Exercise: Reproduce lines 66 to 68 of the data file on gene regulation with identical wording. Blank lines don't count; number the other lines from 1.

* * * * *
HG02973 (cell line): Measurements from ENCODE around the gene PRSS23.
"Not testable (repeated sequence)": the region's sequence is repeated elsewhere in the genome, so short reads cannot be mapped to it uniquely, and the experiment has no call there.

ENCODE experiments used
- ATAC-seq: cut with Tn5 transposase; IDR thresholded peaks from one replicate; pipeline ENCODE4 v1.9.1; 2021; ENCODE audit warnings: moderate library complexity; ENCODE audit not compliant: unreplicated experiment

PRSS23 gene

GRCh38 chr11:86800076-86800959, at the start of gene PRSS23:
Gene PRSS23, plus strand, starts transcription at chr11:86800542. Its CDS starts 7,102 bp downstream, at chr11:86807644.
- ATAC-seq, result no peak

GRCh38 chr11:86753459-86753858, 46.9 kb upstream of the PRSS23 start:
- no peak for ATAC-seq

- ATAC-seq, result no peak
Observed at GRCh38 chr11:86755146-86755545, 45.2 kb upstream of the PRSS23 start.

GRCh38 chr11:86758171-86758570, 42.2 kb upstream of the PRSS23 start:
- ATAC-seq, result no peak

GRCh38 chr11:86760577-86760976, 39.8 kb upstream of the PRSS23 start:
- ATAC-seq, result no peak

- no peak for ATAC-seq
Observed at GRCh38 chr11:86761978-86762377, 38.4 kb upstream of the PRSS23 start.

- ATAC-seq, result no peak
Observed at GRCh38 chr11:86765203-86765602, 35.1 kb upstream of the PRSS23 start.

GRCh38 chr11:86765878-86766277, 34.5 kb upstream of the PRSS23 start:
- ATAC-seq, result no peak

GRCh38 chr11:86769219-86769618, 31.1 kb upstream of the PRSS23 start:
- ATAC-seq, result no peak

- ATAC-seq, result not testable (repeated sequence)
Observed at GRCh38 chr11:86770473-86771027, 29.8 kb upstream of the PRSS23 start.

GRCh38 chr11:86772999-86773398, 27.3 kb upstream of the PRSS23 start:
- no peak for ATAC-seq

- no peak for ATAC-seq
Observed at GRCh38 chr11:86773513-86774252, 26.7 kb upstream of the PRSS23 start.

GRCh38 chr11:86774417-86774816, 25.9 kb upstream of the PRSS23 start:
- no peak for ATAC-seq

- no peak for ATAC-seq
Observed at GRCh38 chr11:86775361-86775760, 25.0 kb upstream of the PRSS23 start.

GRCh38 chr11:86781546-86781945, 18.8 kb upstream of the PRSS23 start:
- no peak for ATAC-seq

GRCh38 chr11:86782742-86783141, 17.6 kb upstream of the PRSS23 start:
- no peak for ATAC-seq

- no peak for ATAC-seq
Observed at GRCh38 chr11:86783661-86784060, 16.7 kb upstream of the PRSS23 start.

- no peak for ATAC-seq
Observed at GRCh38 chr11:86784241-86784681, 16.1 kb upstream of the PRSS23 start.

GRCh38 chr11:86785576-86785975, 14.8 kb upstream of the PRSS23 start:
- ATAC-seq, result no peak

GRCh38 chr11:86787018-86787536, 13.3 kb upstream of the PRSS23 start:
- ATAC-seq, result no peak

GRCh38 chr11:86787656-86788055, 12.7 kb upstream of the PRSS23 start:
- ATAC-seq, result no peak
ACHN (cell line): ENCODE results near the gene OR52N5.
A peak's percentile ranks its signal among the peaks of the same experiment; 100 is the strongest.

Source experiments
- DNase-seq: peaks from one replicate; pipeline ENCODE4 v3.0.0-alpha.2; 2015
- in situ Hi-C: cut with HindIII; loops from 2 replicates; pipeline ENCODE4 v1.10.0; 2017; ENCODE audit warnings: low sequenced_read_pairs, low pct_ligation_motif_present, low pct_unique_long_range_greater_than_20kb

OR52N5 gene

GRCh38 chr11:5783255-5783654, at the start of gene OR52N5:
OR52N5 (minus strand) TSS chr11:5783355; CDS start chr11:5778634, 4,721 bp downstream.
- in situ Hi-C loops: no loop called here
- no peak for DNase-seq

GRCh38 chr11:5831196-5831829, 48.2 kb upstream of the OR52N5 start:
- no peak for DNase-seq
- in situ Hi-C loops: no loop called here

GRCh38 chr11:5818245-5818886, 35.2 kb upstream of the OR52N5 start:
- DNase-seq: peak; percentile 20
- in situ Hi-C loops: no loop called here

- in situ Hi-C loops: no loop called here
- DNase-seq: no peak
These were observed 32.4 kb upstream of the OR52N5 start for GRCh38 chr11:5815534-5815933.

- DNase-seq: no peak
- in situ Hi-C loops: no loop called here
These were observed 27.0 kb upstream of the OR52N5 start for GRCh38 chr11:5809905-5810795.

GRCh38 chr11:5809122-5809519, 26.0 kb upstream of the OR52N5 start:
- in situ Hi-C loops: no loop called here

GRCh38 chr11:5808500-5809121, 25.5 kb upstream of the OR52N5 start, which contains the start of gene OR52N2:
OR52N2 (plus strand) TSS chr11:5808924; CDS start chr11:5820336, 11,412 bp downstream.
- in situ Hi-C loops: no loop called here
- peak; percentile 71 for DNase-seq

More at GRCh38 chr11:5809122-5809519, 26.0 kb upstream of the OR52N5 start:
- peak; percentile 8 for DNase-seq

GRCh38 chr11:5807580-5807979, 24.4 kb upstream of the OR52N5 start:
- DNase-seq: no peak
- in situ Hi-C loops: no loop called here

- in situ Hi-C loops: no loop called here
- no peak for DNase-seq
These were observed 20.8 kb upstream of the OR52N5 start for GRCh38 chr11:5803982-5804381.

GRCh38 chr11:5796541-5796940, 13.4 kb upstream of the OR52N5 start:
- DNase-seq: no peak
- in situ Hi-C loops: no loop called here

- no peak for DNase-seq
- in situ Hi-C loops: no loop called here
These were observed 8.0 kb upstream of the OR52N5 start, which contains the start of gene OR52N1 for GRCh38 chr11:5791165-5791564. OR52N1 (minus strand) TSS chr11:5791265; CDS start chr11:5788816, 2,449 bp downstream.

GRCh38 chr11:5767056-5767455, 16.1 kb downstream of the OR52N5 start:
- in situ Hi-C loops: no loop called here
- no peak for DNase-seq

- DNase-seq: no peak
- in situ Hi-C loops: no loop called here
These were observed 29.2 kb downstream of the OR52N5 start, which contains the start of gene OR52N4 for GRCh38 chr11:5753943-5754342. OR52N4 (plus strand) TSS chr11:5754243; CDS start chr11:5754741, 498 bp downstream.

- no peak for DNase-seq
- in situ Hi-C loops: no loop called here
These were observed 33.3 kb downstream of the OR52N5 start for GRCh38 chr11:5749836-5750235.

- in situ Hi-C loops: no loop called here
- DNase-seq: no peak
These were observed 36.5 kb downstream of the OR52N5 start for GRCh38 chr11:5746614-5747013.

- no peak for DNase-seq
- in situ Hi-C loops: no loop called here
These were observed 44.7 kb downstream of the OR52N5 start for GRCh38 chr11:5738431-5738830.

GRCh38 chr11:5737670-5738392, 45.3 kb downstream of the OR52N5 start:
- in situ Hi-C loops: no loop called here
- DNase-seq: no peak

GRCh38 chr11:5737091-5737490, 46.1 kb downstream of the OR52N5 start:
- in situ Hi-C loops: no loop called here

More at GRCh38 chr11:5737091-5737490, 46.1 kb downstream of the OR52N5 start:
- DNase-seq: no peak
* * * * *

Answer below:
- DNase-seq: no peak
These were observed 32.4 kb upstream of the OR52N5 start for GRCh38 chr11:5815534-5815933.

- DNase-seq: no peak